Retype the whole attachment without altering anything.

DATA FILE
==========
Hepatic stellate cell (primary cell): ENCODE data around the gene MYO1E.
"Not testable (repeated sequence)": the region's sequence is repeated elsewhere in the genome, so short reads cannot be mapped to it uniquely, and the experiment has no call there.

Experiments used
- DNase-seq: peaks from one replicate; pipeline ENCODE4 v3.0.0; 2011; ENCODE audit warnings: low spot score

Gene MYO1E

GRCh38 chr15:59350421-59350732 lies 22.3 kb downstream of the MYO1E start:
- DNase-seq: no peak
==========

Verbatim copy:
Hepatic stellate cell (primary cell): ENCODE data around the gene MYO1E.
"Not testable (repeated sequence)": the region's sequence is repeated elsewhere in the genome, so short reads cannot be mapped to it uniquely, and the experiment has no call there.

Experiments used
- DNase-seq: peaks from one replicate; pipeline ENCODE4 v3.0.0; 2011; ENCODE audit warnings: low spot score

Gene MYO1E

GRCh38 chr15:59350421-59350732 lies 22.3 kb downstream of the MYO1E start:
- DNase-seq: no peak